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Netgear ReadyNAS RR4360X 4U 60-bay 10GbE Rackmount NAS
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Netgear ReadyNAS RR4360X 4U 60-bay 10GbE Rackmount NAS

by Patrick KennedyMarch 20, 2017

With the release of the Netgear ReadyNAS RR4360X 4U 60-bay 10GbE rackmount NAS, Netgear is positioning itself to take advantage of the trend toward denser disk storage platforms. Whereas a few years ago 6x 3.5″ per U would be considered a dense configuration. With disks being relegated to low cost per TB/ low-performance storage tiers, getting denser configurations has become a priority. We are now seeing 48-60 3.5″ drives per 4U in standard configurations with 100 drives in extremely dense configurations. Netgear’s offering is groundbreaking insofar as it is the first 60 drive enclosure meant for SMB customers.

Netgear ReadyNAS RR4360X Front And Rear

Netgear ReadyNAS RR4360X Front And Rear

Netgear ReadyNAS RR4360X Positioning

Starting off, Netgear is blowing away other solutions in terms of price. The Netgear ReadyNAS RR4360X is being sold with a MSRP of $9,999. Using today’s 10TB drives the Netgear ReadyNAS RR4360X can handle 600TB in 4U. What that means is that the total cost to get a drive in the storage system and on the network is only about $167 per drive. Compared to a Netgear ReadyNAS RR4312X we reviewed with 12 drives for $4,399 MSRP or around $367/ drive bay, the initial value proposition is obvious. Furthermore, one saves on rack space with the dense storage chassis which can save thousands per year, lowering operational costs.

Netgear ReadyNAS RR4360X Racked

Netgear ReadyNAS RR4360X Racked

Adding additional expansion chassis it can service a total of 132 drives for up to 1.32PB. When you consider how much storage large surveillance installations (e.g. at a large warehouse or industrial yard) can consume as well as ever-expanding backups and media files, this amount of storage is now demanded by some in the SMB sector.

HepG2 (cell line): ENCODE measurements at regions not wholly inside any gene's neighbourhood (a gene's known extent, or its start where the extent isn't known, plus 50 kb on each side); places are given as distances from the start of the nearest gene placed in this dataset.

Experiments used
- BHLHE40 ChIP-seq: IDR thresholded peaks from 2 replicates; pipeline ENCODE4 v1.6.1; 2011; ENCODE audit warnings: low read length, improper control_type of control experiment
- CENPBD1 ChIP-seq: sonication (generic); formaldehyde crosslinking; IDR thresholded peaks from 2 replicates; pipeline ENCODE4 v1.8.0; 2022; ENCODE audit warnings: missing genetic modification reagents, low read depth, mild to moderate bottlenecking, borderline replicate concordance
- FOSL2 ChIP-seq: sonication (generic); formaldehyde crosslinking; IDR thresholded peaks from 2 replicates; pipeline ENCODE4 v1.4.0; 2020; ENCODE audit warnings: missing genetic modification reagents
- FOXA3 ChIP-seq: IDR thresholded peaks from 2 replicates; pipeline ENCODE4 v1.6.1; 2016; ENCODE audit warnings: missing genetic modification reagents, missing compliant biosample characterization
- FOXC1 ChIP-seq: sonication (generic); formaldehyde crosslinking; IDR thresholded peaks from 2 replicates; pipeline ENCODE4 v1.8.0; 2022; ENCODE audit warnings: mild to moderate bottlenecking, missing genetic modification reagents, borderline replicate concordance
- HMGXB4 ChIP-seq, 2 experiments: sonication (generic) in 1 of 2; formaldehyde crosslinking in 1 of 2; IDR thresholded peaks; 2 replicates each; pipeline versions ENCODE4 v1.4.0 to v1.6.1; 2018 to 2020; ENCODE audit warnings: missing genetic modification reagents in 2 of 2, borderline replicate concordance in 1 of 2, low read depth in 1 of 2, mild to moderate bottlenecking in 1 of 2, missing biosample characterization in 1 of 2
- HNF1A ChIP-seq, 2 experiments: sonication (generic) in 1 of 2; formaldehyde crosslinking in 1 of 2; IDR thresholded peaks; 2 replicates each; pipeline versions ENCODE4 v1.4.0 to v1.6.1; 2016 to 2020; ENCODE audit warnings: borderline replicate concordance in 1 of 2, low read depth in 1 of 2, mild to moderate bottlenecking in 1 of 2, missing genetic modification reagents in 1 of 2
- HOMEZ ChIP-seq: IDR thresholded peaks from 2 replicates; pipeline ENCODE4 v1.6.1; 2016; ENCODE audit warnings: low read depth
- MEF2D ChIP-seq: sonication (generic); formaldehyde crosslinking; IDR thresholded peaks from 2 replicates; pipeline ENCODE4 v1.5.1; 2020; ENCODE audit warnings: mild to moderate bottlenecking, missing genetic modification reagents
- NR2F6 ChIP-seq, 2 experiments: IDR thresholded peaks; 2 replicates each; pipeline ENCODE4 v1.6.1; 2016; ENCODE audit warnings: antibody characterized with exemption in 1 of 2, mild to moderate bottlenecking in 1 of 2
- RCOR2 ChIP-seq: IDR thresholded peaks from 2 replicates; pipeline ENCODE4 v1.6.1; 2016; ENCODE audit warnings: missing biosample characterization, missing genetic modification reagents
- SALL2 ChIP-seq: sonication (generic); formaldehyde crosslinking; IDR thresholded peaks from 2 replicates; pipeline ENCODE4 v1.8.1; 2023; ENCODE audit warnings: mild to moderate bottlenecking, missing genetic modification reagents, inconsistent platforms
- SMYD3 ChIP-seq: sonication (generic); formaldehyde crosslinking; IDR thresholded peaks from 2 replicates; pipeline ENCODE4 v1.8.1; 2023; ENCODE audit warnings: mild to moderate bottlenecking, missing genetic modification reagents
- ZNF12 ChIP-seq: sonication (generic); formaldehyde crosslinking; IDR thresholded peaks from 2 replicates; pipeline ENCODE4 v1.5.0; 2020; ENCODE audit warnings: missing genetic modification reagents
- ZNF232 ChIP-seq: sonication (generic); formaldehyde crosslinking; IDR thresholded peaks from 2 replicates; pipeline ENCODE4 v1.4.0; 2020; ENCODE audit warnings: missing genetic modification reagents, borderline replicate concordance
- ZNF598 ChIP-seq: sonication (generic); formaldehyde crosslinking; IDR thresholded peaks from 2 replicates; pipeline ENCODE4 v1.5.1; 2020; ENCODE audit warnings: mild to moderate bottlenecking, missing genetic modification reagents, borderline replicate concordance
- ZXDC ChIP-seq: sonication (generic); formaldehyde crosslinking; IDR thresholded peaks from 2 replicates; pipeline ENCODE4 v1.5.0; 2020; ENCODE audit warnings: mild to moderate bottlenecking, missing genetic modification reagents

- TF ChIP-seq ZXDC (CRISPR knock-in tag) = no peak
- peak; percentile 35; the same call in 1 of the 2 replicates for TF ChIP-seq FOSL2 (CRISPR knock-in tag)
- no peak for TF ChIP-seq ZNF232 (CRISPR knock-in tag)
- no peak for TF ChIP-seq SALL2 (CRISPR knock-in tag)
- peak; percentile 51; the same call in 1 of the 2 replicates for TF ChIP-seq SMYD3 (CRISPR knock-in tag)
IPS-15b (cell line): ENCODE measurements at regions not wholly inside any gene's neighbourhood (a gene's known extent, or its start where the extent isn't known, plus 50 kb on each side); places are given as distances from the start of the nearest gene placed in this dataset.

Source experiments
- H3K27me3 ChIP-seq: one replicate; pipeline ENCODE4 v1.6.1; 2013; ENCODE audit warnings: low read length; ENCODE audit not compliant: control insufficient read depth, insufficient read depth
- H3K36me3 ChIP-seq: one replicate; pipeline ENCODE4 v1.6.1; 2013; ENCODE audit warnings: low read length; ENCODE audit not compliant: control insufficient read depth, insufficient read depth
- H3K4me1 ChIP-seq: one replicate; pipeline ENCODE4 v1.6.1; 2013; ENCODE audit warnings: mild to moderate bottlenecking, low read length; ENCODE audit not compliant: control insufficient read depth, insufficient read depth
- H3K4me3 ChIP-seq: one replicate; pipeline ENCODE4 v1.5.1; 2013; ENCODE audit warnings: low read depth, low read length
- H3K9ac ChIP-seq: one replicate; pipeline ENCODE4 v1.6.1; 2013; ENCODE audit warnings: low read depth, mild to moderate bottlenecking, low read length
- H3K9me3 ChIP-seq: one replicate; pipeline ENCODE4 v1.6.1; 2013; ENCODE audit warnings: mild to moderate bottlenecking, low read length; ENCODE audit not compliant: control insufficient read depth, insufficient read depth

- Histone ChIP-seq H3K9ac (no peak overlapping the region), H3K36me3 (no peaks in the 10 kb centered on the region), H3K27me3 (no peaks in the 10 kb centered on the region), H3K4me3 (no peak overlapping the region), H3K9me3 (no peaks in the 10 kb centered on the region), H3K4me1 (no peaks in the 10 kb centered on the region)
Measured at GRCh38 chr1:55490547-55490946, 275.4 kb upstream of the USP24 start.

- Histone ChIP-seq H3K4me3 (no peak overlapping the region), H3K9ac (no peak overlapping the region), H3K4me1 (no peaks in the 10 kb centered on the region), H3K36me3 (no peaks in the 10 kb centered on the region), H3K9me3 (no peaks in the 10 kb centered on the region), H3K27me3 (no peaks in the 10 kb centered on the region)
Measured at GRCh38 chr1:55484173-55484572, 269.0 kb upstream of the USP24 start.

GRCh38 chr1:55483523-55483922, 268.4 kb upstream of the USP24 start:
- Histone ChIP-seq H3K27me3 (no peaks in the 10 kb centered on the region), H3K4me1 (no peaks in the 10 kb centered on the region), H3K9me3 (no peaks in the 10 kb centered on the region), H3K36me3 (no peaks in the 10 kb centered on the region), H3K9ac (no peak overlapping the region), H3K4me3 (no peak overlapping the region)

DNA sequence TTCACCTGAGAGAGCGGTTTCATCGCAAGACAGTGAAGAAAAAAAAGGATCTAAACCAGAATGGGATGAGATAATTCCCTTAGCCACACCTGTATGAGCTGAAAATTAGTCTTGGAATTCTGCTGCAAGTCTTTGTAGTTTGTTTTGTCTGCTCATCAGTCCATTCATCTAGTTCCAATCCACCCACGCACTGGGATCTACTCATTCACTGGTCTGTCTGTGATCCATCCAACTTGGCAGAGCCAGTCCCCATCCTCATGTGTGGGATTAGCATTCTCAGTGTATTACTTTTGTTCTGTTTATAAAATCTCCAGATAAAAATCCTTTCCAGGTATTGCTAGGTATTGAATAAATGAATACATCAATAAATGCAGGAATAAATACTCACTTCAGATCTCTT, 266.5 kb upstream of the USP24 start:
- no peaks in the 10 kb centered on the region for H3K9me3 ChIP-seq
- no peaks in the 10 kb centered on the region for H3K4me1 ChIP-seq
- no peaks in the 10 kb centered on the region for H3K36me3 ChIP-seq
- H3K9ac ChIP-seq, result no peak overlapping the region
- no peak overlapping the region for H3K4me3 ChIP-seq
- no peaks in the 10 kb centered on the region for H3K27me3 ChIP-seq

Netgear ReadyNAS RR4360X Front Three Quarters Open

Netgear ReadyNAS RR4360X Front Three Quarters Open

Key Hardware Specs of the Netgear ReadyNAS RR4360X 4U 60-bay 10GbE NAS

Here are the key hardware specs of the new Netgear platform directly from the press release:

The ReadyNAS 4360X keeps up with the demands of high workload virtualization and applications with a high-performance architecture powered by an Intel Xeon E3-1225v5 Quad Core 3.3GHz Processor, along with 16GB of DDR4 with ECC expandable to 64GB. The ReadyNAS 4360X is equipped with four 1GBase-T ports and two 10Gbase-T ports.

The ReadyNAS 4360X keeps up with the demands of high workload virtualization and applications with a high-performance architecture powered by an Intel® Xeon® E3-1225v5 Quad Core 3.3GHz Processor, along with 16GB of DDR4 with ECC expandable to 64GB. The ReadyNAS 4360X is equipped with four 1GBase-T ports and two 10 gigabit per second network interfaces, either 10 Gigabit Ethernet (GbE) copper (RR4360X model) or 10 Gigabit SFP+ (RR4360S model). ReadyNAS 4360X is housed in a space-efficient rackmount 4U chassis offering SAS or SATAIII selectable hard disk drives.

ReadyNAS 4360X is housed in a space-efficient rackmount 4U chassis offering SAS or SATAIII selectable hard disk drive interface for all 60 bays to enable IT managers to optimize cost and performance. Its three built-in SAS interfaces can connect to three ReadyNAS EDA2000 12-bay or EDA4000 24-bay expansion chassis. Fully loaded, ReadyNAS 4360X offers a 132-bay single node network storage solution for any business demanding ultra-high capacity and reliability. Supporting 1.32 PB of data, it is the first such solution on the market designed for the SMB to offer this level of density.

The new ReadyNAS 4U 60-bay 10GbE Rackmount Network Storage (RR4360X) will become available worldwide on March 20, at an MSRP of $9,999 for both the ReadyNAS 4360X with two 10GBase-T ports and the ReadyNAS 4360S with two SFP+ ports.

About The Author
Patrick Kennedy
Patrick has been running ServeTheHome since 2009 and covers a wide variety of home and small business IT topics. For his day job, Patrick is a management consultant focused in the technology industry and has worked with numerous large hardware and storage vendors in the Silicon Valley. The goal of STH is simply to help users find some information about basic server building blocks. If you have any helpful information please feel free to post on the forums.
1 Comments
  • Don Cornelius
    March 20, 2017 at 5:34 am

    “Adding additional expansion chassis it can service a total of 132 drives for up to 1.32TB. ”

    Do you mean 1.32PB instead of TB?

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